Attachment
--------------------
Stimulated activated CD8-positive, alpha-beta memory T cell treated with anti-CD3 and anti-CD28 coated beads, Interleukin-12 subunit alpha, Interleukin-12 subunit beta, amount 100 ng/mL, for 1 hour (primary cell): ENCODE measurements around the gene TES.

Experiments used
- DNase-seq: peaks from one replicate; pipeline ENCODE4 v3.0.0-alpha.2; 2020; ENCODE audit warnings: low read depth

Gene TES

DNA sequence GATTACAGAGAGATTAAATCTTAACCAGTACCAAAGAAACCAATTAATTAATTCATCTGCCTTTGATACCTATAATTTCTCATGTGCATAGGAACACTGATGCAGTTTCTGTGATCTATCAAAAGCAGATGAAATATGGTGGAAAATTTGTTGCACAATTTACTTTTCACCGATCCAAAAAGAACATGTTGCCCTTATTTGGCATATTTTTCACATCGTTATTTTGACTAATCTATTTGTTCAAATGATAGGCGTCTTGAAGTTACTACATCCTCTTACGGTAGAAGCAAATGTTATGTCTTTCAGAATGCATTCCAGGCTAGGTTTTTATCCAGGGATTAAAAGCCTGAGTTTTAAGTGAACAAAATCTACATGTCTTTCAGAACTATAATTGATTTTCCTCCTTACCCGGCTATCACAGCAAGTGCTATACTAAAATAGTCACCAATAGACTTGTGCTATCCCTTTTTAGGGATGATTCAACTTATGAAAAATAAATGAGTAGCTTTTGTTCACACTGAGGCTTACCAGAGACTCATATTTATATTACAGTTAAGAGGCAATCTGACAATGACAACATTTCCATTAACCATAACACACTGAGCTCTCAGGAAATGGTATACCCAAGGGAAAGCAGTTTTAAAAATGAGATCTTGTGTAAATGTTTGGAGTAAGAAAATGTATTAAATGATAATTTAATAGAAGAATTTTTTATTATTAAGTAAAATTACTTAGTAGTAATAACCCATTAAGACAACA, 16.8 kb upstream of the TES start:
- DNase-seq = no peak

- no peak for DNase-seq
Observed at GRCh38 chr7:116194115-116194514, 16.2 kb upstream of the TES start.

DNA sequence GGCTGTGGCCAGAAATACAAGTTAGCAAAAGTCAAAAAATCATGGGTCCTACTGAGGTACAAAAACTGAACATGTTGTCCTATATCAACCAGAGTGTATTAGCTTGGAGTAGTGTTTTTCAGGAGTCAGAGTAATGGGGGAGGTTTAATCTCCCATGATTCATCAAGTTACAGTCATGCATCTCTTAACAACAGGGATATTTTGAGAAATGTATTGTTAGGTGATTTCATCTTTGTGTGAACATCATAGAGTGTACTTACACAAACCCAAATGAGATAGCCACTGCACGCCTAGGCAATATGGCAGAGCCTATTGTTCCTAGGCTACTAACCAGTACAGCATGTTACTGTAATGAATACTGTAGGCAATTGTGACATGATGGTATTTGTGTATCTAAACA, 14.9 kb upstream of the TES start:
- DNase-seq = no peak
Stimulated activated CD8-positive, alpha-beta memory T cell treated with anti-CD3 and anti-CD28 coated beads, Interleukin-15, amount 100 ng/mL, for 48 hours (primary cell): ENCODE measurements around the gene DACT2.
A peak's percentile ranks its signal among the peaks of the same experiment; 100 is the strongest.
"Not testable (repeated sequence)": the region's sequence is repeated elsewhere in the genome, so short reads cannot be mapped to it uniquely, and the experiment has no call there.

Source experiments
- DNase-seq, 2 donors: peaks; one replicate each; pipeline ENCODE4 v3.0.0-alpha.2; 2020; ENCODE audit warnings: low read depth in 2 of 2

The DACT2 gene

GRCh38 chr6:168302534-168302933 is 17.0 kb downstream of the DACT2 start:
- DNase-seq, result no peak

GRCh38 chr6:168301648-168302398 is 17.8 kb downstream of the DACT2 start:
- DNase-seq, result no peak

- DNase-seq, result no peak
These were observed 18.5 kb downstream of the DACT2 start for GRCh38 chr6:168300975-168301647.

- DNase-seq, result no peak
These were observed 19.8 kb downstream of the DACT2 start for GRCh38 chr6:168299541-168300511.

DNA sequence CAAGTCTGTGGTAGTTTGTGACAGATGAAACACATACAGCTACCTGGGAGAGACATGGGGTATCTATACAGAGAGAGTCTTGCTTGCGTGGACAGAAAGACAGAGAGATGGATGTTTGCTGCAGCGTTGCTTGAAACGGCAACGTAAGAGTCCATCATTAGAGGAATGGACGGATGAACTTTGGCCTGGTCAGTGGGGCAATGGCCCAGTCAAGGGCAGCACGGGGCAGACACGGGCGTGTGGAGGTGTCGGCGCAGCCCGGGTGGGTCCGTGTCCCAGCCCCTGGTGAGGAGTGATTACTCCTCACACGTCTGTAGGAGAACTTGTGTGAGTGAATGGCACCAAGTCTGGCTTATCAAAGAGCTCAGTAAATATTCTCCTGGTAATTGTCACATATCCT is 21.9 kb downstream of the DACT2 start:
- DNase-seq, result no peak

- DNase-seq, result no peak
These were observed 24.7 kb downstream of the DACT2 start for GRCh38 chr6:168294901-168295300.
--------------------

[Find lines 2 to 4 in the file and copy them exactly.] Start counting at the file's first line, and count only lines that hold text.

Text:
Experiments used
- DNase-seq: peaks from one replicate; pipeline ENCODE4 v3.0.0-alpha.2; 2020; ENCODE audit warnings: low read depth

Gene TES